On 11.02.51 Bob made a courtesy call on Abbot of Tawang monastery. He gifted the Abbot with a hand wound gramophone and two Beethoven 33 rpm records. The Abbot had never seen such an invention and after the initial fear he instantly took a shine to ‘Music of Budha’. Bob then presented other monks with knickknacks from his camp, American warm clothing, several tiffin carriers, back pack, tinned food, a bugle. He requested them for their assistance to advise and to influence the local people to acknowledge and accept the accession to the Union of India. No taxes were to be imposed; women were to be treated with respect. He told them of withdrawal of the British from India. He sold them the concept of freedom and the new found aspirations of the people of India. The rural rustic monks found Bob a more pleasant and sagacious King to have than the autocratic Dzongpens.
After two days, on 13.02.51, because Allen was making no headway, he sent out patrols to round up the Chhgergans (officials) of 11 Tsos (Tibetan administrative units) to bring them into the camp. If they did not come voluntarily, he ordered that they were to be brought by force. For several days afterwards they were wined and dined with great hospitality and respect, Bob issued a general order that they were henceforth not to accept the suzerainty of Dzongpens or Drekhong, or pay tax or tribute to them.
Finally around the 19-20 Feb, Bob ran out of patience. He was also running out of the time that the governor had given to him. Along with Allen, the Chhgergans and a hundred troops, he marched directly to the palace of Nyertsang, Dzongpen of Tawang. He did not meet with any resistance and there was no violence of any kind. All proceedings were done with traditional cordiality and respect.
Nyertsang laboured and stalled for time, to seek advice and guidance from Tibetan Govt in Lhasa.
‘What Govt ?’, Bob interjected. ‘The Chinese Army has invaded Tibet’.
‘You ever heard of Col Younghusband ?’, Allen asked Nyertsang. ‘There is a treaty with the Govt of Tibet, and as per that treaty the area south of the watershed, south of the McMahon line, it is in India, not Tibet. Tawang is part of India. You really have no business here’, he said.
Because of his awkwardness in sitting on the cushions placed on the ground, and because his pistol butt was poking his hip, Allen suddenly took out his Smith & Wesson pistol and placed it on the ground in front of him. Nyertsang’s visage fell, he deflated like an air pillow.
Allen took out the parchment from his map case and the treaty of accession to the Union of India was signed by Nyertsang without much ado. Under the powers vested on him by Assam governor, Maj Bob Ranenglao Khathing MC, OBE, signed the treaty on behalf of the Republic Of India. As a token of appreciation, Rs 1000 s was paid to Nyertsang a nazrana. Allen named the Kingdom of the Dzongpen of Tawang, as the ‘North East Frontier Agency’ (NEFA). Bob appointed Allen as a Lieutenant Governor, accountable to Assam Governor to administer the kingdom till GoI could send their representatives. A quarter-guard was set up at the Dzongpen’s treasury using AR troops and Allen set out to document all cash and treasure, besides other administrative tasks of governance. Allen was the first ‘Nawab of Nefa’, albeit white.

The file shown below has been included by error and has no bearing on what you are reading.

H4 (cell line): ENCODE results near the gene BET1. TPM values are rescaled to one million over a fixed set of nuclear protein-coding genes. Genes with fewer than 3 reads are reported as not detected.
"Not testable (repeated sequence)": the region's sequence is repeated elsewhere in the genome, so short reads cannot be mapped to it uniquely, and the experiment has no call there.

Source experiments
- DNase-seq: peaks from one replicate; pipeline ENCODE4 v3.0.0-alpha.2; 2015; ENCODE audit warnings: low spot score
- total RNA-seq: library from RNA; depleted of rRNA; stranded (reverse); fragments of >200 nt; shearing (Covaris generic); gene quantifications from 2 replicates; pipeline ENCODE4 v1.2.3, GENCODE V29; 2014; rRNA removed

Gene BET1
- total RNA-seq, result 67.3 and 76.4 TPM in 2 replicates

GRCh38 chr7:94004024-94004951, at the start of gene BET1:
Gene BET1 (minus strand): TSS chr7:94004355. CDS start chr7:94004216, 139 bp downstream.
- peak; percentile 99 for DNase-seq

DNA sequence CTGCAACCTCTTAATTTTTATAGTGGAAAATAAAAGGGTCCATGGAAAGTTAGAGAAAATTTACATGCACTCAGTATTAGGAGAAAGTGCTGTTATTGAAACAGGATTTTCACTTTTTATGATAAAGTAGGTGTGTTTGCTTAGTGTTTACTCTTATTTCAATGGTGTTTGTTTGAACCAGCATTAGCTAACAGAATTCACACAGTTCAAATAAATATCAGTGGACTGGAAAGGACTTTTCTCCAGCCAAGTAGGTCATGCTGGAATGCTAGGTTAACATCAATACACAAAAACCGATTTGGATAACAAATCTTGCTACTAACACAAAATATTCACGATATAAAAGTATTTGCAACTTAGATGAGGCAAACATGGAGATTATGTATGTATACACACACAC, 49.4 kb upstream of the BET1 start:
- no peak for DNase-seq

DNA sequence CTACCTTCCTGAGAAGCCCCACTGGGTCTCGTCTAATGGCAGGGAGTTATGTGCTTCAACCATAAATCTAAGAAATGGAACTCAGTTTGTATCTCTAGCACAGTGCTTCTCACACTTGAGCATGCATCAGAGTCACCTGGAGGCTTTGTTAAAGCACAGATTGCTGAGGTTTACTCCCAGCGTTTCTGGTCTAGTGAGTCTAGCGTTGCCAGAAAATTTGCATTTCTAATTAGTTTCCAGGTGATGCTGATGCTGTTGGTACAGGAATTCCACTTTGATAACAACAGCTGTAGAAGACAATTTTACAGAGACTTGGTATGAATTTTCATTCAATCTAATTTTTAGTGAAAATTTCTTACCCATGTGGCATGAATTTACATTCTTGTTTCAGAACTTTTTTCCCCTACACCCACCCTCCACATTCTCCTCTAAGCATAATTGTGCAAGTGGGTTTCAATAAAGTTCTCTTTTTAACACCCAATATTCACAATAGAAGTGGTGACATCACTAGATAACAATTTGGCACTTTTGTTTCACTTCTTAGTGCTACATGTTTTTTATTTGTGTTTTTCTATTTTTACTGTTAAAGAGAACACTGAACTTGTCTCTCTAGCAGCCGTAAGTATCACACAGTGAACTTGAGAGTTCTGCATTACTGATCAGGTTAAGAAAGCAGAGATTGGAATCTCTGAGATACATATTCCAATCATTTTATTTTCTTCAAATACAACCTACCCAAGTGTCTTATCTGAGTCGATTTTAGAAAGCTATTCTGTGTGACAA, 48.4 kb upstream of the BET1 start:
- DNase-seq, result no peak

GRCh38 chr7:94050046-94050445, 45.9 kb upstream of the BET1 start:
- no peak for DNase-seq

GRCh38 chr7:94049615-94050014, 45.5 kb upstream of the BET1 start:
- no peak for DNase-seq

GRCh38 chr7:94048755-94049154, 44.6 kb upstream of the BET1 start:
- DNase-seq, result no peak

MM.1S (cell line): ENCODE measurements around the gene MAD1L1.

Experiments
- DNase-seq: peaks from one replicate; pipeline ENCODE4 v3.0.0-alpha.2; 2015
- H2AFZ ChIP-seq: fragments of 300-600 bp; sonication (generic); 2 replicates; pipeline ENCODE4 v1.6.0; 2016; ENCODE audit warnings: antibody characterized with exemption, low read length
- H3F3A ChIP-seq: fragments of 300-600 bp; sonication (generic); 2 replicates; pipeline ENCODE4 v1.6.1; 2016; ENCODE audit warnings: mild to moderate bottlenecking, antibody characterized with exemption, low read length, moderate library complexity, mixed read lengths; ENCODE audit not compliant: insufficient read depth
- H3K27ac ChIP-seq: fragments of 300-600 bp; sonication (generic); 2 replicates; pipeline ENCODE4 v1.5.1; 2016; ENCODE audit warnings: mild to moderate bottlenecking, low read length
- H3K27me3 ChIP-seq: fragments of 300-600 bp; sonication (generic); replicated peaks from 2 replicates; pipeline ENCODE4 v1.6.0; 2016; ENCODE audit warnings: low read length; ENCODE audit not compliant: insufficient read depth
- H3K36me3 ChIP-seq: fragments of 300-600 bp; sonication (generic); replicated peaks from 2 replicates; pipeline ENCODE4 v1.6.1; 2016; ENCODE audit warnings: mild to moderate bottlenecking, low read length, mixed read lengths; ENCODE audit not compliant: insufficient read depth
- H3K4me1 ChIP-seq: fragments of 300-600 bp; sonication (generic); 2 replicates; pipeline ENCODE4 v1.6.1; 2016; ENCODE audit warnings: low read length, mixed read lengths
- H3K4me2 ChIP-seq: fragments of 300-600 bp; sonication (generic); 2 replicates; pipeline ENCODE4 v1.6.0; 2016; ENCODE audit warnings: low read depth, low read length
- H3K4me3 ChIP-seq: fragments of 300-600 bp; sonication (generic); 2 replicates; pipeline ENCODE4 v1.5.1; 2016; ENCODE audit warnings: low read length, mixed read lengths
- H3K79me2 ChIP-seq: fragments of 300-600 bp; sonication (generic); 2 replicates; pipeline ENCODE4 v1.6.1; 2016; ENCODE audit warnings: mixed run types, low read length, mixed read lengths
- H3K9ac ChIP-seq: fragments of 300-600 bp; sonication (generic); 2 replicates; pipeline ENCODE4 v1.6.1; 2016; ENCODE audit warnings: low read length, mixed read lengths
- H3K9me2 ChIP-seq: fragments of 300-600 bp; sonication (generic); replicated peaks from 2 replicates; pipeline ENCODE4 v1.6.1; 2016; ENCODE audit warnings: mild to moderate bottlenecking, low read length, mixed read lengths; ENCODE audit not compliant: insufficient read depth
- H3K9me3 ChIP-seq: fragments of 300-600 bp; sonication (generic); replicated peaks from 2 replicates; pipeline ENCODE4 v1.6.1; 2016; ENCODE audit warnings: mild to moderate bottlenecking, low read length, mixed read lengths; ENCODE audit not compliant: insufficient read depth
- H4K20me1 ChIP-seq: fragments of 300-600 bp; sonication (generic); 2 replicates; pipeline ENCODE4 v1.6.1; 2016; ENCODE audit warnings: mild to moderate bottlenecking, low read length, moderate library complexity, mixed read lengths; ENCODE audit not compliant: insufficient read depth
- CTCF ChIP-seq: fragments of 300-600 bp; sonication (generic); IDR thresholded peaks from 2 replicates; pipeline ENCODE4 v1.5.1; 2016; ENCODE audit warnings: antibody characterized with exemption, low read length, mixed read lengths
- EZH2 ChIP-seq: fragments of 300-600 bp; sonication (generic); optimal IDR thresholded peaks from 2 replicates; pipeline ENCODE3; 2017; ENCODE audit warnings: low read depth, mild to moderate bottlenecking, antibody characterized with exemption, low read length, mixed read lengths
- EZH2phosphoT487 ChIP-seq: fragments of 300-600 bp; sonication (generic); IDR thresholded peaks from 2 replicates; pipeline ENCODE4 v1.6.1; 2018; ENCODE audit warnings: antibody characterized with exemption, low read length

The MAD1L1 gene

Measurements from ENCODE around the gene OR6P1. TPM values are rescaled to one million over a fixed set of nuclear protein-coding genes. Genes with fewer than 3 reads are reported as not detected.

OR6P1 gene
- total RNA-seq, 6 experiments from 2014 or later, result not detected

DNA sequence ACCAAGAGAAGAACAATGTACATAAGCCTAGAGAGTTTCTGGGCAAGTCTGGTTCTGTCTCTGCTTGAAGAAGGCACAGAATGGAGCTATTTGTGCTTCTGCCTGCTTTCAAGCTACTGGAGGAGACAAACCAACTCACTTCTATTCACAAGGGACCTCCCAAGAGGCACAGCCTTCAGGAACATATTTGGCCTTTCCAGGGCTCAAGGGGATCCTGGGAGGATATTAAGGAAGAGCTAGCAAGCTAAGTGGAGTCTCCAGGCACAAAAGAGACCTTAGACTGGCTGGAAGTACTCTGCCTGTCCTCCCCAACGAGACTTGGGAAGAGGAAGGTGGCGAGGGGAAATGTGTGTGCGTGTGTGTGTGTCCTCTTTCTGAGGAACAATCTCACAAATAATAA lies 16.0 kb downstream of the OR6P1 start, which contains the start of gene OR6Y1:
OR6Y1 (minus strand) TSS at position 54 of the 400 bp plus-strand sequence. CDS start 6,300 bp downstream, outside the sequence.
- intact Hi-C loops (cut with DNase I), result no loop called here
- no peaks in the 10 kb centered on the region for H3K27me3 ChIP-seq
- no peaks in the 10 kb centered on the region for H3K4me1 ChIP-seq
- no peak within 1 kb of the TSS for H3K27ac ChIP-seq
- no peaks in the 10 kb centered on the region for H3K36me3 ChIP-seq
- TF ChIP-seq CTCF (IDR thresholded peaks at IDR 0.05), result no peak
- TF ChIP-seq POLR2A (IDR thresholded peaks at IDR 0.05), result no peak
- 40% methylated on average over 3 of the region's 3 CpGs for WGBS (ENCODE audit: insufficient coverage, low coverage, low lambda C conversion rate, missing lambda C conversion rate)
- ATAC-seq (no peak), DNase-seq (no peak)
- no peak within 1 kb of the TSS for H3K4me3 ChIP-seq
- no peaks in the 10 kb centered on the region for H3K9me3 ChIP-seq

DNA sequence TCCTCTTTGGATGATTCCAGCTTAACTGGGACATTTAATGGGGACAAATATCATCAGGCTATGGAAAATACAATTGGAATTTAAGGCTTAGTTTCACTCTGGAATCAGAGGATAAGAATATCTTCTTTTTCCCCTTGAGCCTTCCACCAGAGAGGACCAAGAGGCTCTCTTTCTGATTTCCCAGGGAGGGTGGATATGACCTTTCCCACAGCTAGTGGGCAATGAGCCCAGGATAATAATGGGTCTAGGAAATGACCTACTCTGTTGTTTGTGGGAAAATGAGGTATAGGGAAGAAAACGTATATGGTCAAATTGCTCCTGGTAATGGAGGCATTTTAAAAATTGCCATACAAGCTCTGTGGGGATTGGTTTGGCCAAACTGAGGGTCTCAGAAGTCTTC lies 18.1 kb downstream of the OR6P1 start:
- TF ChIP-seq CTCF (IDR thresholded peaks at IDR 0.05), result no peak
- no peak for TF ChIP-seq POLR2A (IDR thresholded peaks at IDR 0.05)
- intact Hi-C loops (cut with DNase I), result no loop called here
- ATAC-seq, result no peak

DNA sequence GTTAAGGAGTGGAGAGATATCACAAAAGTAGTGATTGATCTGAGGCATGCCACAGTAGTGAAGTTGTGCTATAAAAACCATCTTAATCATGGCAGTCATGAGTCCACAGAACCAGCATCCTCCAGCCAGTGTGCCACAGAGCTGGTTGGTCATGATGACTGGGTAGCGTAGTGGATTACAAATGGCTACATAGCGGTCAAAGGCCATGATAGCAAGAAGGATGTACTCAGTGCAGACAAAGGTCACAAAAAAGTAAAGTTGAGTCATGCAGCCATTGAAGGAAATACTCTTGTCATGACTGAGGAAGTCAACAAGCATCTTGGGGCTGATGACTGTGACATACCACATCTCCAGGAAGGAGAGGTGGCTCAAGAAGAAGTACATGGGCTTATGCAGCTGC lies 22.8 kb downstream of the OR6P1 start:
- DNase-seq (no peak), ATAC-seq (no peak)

After the accession ceremony, Bob had a final task to do, to go back to the governor and inform him that he had carried out his duty, to every one’s satisfaction, without firing a shot (except for the fire works for entertainment). So he set out downhill to Tezpur with a small retinue leaving the expeditionary force in charge of Allen. The governor sent a Dakota to pick him up from Tezpur and they flew to Delhi and went to see Prime Minister Nehru.
Nehru was livid, ‘Who asked you to do this?’, he vented his anger at the governor. ‘I wish you had the good sense to consult me before you commissioned this colossal stupidity. Do you have any idea how much trouble I am having with Chow En Lai over Tibet?’, he mourned. ‘I want a complete black out on this incident’, he ordered the PMO. ‘I want the PTI to put the lid over this, and not blabber about it’.
‘And you’, he pointed an accusing finger at Bob. ‘Please get lost, don’t ever talk about it’. Bob and Jairamdas walked out of the PMO dejected.
It took Nehru another four years of tough negotiations with Chow En Lai to come to terms and sign an eight-year agreement over Tibet and form the first ‘Sino Indian Pact’. Only in April 1954, after the pact, did GoI publically announced it’s suzerainty over NEFA and appoint an Indian overseer team in NEFA to replace Allen and his merry men from 2 AR.
The new Indian team was from Special Intelligence Bureau, none from the prestigious newly formed IAS ever wanted to go and live in this god forsaken land . NEFA finally became an Indian state, renamed ‘Arunachal’, the Land of the Rising Sun, only in 1986. It was to have a brand new capital, to be built out of the blue at Itanagar, a pasture in the foot hills. Tawang was too much of a bother for both the new found political, as well as IAS in NEFA.
Afterwards Bob simply disappeared amongst the vast multitude of India, faceless and without an identity. He was to go back to Tawang only in 1986, for the statehood celebrations. His visit was private and unrecognized, a 74-year-old man’s personal trip down memory lane. None recognised or remembered Bob. Like all old and bold soldiers, he did not die, he simply passed away, having done his duty well.
In 1966, when I joined NDA, my divisional officer in Foxtrot Sqn was a nephew of Bob, the same kind of man, with the same genes, simply an incredible, resilient, unstoppable, hard core soldier. The first 10 years of my own soldiering was in that area, the god forsaken country in the far-east. One soldier to another, three cheers, ‘Long live Maj Bob Ranenglao Khathing MC, OBE, hip hip hurray…’. (Concludes)